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The day book. (Chicago, Ill.) 1911-1917, February 24, 1913, Image 14

Image and text provided by University of Illinois at Urbana-Champaign Library, Urbana, IL

Persistent link: http://chroniclingamerica.loc.gov/lccn/sn83045487/1913-02-24/ed-1/seq-14/

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pectant face of a person waiting
and hoping for work.
"Getting worse, if possible, all
the time," was the reply. "I am
, afraid my venture is a poor one.
Locality bad, or else I do not
know how to win trade. There's
the mortgage, toe. They have
given me a bare twenty-four
hours to settle or give up posses
sion. Why does not my brother
come on?"
"There is the money to relieve
your present necessities," said
Philip, handing over the proceeds
of the loan.
The old man stared; quick tears
arose to his eyes. He waved back
the generous hand extended, but
Philip persuaded him with suc
cess. He induced his friend to
make one more trial of his busi
ness experiment, and left him
with encouraging words.
"I had to do it," Philip told
himself. "I can't see Mr. Gar
land lose his all, if it is only for
her sake dear Isabel! How he
has struggled to give her a musi
cal education. So near to acquir
ing it, too. I won't regret a good
act."
It was Philip's first picture, the
portrait of this Isabel, that smiled
down from an easel as the young
artist entered his studio. Quite
incidentally he had become ac
quainted with Mr. Garland and
then with his ward. Isabel was
the daughter of the closest friend
;of the old man who had started
him in life, lost his own wealth,
land a more loyal guardian never
lived.
Isabel was perfecting a musical ,
education and Garland never let
her know how hard he was press
ed. For over a month he had
been in an optimistic mood. He
had received a letter from a
brother, a sea captain who had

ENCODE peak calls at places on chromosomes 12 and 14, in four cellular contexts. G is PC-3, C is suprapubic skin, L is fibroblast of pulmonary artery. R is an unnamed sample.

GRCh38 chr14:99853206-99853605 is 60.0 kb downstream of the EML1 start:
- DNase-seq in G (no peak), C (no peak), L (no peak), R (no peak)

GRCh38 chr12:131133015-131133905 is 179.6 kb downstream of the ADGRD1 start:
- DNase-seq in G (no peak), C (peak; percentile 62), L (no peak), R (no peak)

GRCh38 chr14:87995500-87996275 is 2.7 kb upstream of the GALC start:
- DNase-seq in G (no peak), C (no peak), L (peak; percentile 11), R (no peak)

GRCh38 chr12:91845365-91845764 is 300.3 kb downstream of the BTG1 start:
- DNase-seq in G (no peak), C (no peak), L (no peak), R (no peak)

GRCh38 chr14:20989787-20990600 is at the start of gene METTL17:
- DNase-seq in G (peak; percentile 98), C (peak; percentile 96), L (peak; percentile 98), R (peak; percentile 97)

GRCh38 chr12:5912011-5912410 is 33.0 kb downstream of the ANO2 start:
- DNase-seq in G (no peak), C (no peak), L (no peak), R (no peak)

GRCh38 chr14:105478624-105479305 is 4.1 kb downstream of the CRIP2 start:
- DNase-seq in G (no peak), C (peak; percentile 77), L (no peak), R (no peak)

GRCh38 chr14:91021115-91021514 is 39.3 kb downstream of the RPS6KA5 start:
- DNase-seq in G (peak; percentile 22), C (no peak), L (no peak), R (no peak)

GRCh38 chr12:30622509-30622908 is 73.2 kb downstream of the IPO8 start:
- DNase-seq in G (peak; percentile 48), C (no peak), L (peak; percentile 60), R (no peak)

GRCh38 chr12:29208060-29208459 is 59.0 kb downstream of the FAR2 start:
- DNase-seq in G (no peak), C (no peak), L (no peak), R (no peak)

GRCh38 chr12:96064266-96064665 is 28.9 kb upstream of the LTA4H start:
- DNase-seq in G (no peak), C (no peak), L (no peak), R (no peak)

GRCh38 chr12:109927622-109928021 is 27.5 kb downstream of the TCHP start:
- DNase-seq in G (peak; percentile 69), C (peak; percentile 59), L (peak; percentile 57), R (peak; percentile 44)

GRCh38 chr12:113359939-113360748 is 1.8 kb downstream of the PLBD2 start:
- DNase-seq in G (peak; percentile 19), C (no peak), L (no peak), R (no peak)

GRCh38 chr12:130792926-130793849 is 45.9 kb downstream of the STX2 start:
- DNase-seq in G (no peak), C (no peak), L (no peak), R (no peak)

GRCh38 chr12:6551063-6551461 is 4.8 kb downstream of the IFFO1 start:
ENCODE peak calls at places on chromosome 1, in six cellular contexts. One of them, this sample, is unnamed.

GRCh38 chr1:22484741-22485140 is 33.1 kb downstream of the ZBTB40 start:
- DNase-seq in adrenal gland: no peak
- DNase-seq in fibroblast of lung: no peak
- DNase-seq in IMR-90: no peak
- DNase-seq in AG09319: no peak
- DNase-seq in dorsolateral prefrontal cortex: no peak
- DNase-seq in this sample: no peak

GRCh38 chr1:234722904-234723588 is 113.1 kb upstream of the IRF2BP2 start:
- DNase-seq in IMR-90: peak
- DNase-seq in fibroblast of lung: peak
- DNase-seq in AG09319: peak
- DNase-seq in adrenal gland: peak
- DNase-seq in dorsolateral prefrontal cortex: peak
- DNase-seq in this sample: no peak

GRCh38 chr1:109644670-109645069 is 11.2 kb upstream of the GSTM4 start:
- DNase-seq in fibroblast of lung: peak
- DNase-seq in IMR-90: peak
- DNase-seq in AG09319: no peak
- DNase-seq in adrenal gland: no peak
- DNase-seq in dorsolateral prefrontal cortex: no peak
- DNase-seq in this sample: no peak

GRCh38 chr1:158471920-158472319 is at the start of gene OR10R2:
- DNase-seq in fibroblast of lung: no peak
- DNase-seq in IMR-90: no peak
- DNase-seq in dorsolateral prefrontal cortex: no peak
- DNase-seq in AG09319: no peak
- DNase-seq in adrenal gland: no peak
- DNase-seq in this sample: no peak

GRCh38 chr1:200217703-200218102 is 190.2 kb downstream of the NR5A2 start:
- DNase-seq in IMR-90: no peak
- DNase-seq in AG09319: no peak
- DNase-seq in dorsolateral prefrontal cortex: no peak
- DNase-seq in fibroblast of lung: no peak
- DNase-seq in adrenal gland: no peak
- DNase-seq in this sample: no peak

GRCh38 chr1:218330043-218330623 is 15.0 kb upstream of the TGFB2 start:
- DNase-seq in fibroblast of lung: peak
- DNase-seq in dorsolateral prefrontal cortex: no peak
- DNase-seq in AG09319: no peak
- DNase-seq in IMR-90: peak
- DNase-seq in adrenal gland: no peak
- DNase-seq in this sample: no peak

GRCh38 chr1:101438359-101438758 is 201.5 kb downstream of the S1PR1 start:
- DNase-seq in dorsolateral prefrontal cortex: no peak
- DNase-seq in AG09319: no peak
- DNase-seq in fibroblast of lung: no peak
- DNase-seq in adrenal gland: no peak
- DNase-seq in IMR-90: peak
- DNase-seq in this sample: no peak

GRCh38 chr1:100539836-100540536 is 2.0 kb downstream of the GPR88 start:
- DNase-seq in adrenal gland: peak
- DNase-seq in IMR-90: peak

been off on a two years' cruise.
It came from a distant city and
on its heels a large seaman's
chest. The letter announced that
very soon its writer would follow,
and that he had come to share a
royal fortune with his brother.
But since then not a word had
been received from the sea cap
tain. Business had fallen away,
and now the generous-hearted
artist had sacrificed his all to as
sist his friends.
No love word had been spoken
between Philip and Isabel. Even
ings when he visited the neat par
lor behind the little shop, how
ever, and the happy twain con
versed of art, music and of all
things beautiful, both felt that
their souls were in complete har
mony. One week later Philip visited
the Garland place to find the old
man immersed in the deepest
gloom. He had received a tele
gram announcing the death of his
brother in a hospital. The last
words he spoke were transmitted :
"Tell my brother that the chest
and its treasure is all his own."
"Its "treasure," according to
Garland, consisted of some sailor
clothes, a few nautical instrum-
ments and a keg containing some
oily compound of the deep.
"It's the end," said the old man
dejectedly. "My main worry is
that your generous loan is lost.

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